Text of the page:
Not many locals in a predominantly black neighborhood of St. James Parish — halfway between New Orleans and Baton Rouge — know that Wang Jinshu, the Communist Party Secretary for the northeastern Chinese village of Yuhuang and a former delegate to the National People’s Congress, is the man at the helm of a $1.85 billion methanol plant to be built in their town over the next two years with a $9.5 million incentive package from the state. The details of the project are unclear, residents say, largely because they were not told about the project until local officials, amid discussions with state officials and Chinese diplomats, decided to move forward with the project in July 2014.
“We never had a town hall meeting pretending to get our opinion prior to them doing it,” said Lawrence “Palo” Ambrose, a 74-year-old black Vietnam War veteran who works at a nearby church. “They didn’t make us part of the discussion.”
Al Jazeera, by Tom Kutsch, January 14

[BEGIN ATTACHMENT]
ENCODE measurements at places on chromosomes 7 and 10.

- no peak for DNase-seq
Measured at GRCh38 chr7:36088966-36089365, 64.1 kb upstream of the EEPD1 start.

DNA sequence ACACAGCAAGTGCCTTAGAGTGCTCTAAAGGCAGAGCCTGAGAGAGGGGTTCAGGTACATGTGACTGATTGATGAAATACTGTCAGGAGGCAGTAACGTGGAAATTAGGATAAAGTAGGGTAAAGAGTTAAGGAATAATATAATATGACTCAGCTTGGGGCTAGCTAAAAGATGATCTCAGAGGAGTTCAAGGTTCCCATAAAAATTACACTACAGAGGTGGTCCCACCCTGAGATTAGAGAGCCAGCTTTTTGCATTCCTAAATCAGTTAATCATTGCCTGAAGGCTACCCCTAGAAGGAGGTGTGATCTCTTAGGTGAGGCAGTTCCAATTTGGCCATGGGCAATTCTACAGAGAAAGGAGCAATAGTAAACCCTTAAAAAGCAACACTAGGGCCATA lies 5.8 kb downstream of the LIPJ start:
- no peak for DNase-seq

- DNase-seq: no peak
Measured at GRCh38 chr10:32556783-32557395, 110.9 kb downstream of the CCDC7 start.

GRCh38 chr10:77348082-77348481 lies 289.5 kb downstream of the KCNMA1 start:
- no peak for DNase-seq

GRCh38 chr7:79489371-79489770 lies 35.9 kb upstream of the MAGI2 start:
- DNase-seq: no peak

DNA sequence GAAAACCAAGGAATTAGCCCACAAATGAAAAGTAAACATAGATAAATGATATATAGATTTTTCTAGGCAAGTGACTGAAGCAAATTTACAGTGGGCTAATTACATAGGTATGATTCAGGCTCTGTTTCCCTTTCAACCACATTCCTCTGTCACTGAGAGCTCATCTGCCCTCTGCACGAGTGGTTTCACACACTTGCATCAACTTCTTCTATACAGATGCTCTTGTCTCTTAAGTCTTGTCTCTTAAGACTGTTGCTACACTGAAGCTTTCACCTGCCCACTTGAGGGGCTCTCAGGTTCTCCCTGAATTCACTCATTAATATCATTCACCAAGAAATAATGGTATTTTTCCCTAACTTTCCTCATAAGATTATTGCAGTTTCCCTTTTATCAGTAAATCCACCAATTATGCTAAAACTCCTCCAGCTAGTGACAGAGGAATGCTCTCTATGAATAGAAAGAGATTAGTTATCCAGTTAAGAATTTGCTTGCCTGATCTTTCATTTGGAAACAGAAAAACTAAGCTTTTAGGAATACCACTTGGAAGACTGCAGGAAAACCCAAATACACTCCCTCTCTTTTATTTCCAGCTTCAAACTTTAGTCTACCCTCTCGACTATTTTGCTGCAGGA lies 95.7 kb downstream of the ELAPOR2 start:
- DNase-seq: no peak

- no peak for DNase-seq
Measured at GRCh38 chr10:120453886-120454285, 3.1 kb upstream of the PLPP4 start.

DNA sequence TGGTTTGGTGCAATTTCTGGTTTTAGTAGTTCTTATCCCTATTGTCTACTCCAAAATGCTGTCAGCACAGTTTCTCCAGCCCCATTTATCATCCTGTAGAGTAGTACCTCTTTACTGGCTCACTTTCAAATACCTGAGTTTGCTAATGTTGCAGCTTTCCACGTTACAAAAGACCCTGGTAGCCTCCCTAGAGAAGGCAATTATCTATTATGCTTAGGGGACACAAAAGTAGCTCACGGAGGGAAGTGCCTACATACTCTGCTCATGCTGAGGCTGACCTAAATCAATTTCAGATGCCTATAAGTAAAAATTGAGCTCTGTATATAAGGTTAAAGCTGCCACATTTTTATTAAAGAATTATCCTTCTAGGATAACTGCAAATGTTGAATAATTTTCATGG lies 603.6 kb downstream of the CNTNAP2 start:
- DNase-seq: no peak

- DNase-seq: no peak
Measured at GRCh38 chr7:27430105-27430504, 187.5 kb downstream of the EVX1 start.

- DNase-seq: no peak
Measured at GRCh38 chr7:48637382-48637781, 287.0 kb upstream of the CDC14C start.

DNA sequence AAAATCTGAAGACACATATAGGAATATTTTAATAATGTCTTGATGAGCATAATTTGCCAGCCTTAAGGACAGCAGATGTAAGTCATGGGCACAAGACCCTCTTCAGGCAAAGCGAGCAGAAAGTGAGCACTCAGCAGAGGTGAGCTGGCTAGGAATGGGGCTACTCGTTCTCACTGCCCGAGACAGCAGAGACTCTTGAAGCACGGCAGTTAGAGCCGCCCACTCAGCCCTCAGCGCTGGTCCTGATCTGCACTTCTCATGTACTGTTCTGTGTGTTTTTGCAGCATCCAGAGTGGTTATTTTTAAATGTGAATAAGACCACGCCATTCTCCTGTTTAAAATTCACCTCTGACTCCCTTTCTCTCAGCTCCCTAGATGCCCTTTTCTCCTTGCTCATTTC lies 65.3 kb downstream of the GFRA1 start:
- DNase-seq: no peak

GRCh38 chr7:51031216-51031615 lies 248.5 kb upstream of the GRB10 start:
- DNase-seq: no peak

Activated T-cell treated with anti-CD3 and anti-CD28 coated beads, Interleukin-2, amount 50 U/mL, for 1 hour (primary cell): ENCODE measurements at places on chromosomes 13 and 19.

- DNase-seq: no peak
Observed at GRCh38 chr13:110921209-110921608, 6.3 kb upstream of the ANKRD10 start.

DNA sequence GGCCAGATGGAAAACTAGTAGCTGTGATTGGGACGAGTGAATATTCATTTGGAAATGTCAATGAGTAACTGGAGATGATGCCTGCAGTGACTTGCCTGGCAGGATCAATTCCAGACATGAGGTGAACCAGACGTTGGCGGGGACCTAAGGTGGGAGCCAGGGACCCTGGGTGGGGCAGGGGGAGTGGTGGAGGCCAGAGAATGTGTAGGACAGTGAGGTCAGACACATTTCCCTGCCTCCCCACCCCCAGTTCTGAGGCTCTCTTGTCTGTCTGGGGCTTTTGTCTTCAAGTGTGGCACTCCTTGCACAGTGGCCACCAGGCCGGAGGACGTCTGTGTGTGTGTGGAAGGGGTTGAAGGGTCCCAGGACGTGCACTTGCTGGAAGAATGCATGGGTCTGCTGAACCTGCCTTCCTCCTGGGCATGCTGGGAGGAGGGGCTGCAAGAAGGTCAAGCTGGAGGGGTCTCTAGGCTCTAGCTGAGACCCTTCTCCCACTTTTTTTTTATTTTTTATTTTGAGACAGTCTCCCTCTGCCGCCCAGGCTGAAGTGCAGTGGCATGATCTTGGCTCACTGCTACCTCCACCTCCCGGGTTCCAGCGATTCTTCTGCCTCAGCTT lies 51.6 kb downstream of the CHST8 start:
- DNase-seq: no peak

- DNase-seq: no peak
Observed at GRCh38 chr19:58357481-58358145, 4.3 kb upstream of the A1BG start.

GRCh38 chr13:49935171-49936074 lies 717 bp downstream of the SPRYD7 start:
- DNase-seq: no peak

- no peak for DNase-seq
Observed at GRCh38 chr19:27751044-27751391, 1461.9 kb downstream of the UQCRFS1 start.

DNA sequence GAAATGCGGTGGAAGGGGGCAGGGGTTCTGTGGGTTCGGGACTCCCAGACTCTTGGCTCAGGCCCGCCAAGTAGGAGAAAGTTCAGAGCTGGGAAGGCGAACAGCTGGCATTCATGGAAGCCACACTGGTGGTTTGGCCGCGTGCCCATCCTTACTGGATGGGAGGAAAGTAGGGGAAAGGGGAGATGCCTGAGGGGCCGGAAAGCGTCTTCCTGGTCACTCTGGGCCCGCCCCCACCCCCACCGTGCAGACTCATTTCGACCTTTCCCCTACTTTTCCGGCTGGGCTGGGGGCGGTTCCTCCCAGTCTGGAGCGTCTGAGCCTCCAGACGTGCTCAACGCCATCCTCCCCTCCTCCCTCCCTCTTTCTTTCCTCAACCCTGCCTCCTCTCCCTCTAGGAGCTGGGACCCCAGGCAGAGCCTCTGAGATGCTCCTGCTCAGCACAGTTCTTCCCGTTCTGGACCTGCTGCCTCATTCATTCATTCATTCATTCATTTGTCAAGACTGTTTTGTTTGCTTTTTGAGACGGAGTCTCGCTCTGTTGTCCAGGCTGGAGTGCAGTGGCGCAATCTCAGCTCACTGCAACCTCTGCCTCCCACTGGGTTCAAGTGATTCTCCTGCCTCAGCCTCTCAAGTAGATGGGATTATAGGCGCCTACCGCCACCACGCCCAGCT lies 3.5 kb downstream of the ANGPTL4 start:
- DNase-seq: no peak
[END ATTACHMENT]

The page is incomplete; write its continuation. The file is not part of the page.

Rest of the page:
“Banks are under assault.”
That was the resounding message from Jamie Dimon, CEO and President of JPMorgan Chase, in a conference call with reporters on Wednesday, announcing a fourth quarter decline in profits for the nation’s largest bank.
“We have five or six regulators coming at us on every issue,” he said, adding that this spoke of a general wrong directed at his industry: “You all should ask the question, ‘How American that is? How fair that is?”
Zero Hedge: Bank Of America Misses Revenue By $2 Billion As Trading Revenue Collapses; Fires Thousands
Zero Hedge: “It’s Carnage” – Swiss Franc Soars Most Ever After SNB Abandons EURCHF Floor; Macro Hedge Funds Crushed
Zero Hedge: UBS’ Take On The Swiss Shocker: “The SNB’s Standing Is Undermined… There Could Be A Significant Deflationary Shock”